Saturday, January 14, 2012

Rascal Flatts, Sara Evans and Hunter Hayes at the Roanoke Civic Center: Friday, January 13, 2012

Rascal Flatts, Sara Evans and Hunter Hayes at the Roanoke Civic Center
January 13, 2012

     I have to admit that we went to this concert knowing really very little about Rascal Flatts and nothing about Hunter Hayes.  We have seen Sara Evans a couple of times before with Brad Paisley, so we were confident that she would give a great performance.  Well, we left unabashed Rascal Flatts fanatics.  They were superb.  From their opening percussion assault they had the audience captivated.  Their stage set was awesome, highlighted by a giant high definition board back-drop.  Rascal Flatts consists of three very talented individuals, the combination of which somehow far exceeds their individual abilities.  Their vocal harmonies are impeccable, their command of multiple instruments impressive and their dominant stage presence was extraordinary.  They went through their  11 years of hits and one new single (“Banjo”), some in extended versions and some as part of medleys.  A funny thing happened in the middle of their amazing show.  They played a three song group, each of which highlighted one individual. Jay DeMarcus, who mainly plays bass, opened this mini-set playing Billy Joel’s “Piano Man” on a beautiful white grand piano.  Guitarist Joe Don Rooney then lit up his white Gibson Les Paul playing Stevie Ray Vaughan’s “The House is Rockin’”.   Vocal leader Gary LeVox’ thrilling rendition of Stevie Wonder’s “Signed, Sealed and Delivered” capped off this virtuoso set.   The interesting thing to me about Rascal Flatts is that even though each individual is extremely talented and could front a band on their own, they sublimate their individual egos to the band.  This may be a façade, but they have constructed their performance to showcase each individual here and there, but they seem to understand and relish the uniqueness and specialness of the group dynamic.   I had no idea these guys were this talented and versatile.  Gary LeVox, in particular, is a pro.  He had the entire arena following his every move. With the exception of Mick Jagger, I can’t remember when I have seen anyone completely capture an audience like he did.  He is completely absorbed in his performance, delivering his unique vocals to the accompaniment of the appropriate hand and facial expressions, dance moves and engaging interactions with the audience.   I think everyone left the Roanoke Civic Center in a sense of awe and appreciation for Rascal Flatts.  If you ever have the opportunity to see one of their live performances: DO IT!  You won’t be disappointed.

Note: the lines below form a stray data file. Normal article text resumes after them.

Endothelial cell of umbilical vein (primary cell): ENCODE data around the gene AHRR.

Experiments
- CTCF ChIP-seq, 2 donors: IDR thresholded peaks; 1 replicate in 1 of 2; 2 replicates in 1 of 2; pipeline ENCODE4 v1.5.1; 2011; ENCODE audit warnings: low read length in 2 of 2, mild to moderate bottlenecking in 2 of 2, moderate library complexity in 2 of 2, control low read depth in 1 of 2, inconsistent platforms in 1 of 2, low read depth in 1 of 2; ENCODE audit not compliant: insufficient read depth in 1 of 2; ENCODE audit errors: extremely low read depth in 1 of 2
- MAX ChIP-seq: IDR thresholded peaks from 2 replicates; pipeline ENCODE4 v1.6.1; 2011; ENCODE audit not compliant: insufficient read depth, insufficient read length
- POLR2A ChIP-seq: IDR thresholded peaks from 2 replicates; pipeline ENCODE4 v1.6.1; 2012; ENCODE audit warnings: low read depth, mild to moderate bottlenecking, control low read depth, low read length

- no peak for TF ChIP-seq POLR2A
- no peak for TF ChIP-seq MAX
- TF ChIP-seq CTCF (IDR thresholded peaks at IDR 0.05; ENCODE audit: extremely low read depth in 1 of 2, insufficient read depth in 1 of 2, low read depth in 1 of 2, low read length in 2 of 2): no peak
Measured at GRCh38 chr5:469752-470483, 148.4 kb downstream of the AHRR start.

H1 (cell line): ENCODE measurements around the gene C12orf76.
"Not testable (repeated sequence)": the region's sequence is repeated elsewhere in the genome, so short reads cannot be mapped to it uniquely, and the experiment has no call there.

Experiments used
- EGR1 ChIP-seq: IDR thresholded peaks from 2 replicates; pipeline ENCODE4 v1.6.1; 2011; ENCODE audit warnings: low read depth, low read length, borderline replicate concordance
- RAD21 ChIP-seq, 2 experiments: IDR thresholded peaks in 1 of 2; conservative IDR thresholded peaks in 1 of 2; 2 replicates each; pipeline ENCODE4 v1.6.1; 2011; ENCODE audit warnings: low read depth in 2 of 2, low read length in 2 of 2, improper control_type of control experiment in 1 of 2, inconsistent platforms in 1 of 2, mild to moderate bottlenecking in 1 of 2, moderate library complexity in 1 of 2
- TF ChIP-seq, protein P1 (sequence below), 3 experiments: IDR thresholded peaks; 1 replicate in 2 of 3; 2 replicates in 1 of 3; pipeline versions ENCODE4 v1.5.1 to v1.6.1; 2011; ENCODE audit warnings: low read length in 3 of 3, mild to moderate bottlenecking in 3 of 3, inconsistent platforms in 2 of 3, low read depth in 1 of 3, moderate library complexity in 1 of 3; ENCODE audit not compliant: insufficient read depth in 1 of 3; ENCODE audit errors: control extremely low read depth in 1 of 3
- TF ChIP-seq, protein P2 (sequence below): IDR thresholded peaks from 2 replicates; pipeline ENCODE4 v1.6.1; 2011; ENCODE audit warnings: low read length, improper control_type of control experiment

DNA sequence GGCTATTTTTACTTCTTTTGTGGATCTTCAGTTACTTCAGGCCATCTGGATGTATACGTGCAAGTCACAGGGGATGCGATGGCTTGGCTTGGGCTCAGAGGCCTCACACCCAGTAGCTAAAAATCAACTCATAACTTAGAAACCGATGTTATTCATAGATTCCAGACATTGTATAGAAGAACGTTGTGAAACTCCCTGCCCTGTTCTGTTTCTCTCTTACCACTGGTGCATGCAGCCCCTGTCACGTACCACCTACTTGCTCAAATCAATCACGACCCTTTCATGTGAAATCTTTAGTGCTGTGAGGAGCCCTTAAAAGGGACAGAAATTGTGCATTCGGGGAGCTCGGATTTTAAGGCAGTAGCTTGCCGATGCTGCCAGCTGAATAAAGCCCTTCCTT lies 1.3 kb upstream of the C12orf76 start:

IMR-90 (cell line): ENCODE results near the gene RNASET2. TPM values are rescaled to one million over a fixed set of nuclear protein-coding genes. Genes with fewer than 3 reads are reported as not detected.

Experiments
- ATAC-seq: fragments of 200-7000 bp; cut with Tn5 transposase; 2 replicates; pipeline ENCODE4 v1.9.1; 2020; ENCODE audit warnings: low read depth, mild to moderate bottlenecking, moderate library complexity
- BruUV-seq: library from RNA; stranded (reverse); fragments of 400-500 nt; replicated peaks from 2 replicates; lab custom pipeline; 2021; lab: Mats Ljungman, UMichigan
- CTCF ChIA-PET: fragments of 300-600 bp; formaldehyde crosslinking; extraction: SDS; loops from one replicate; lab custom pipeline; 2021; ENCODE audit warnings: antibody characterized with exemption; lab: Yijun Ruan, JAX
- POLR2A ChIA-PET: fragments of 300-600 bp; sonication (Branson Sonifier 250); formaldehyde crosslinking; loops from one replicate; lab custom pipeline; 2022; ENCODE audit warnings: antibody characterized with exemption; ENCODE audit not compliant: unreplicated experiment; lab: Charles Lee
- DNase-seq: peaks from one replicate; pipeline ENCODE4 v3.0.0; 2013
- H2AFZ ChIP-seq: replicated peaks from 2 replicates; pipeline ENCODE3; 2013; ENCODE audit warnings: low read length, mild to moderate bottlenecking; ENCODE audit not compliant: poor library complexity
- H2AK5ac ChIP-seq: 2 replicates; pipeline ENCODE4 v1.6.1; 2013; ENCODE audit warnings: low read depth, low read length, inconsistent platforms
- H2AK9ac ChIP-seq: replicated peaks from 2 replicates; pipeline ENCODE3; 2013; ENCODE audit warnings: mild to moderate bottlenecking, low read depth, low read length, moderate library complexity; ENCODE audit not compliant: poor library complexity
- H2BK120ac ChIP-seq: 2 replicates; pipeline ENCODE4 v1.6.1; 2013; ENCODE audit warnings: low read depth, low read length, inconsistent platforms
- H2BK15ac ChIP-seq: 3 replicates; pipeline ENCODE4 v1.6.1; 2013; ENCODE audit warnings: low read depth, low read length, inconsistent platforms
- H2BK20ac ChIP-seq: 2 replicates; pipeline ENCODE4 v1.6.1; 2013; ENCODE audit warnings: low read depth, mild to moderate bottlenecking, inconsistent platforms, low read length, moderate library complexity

Sara Evans played an hour long set consisting of many songs from her newest CD “Stronger” and sprinkled in some of her older hits (“Suds in the Bucket” and “Born to Fly” being particularly well received).  The song which brought the biggest reaction was “Stonger”, probably because most in the audience were well aware of her difficult domestic situations over the past several years.   Her band provided excellent instrumental back-up and they ended their portion of the show with a rousing rendition of Cheap Trick’s “I Want You to Want Me”.  It was, all in all, a very well done performance which, unfortunately, sort of got lost after the force of nature known as Rascal Flatts blasted onto the stage.

      Newcomer Hunter Hayes opened the show with a brief but entertaining set highlighted by his own compositions “Somebody’s Heartbreak” (which really is a very good song) and current top 15 hit “Storm Warning”. 

     All in all, this was an outstanding show, one which I am very glad we were able to attend and one I would highly recommend to anyone with an interest in pop music performance, not just country music.

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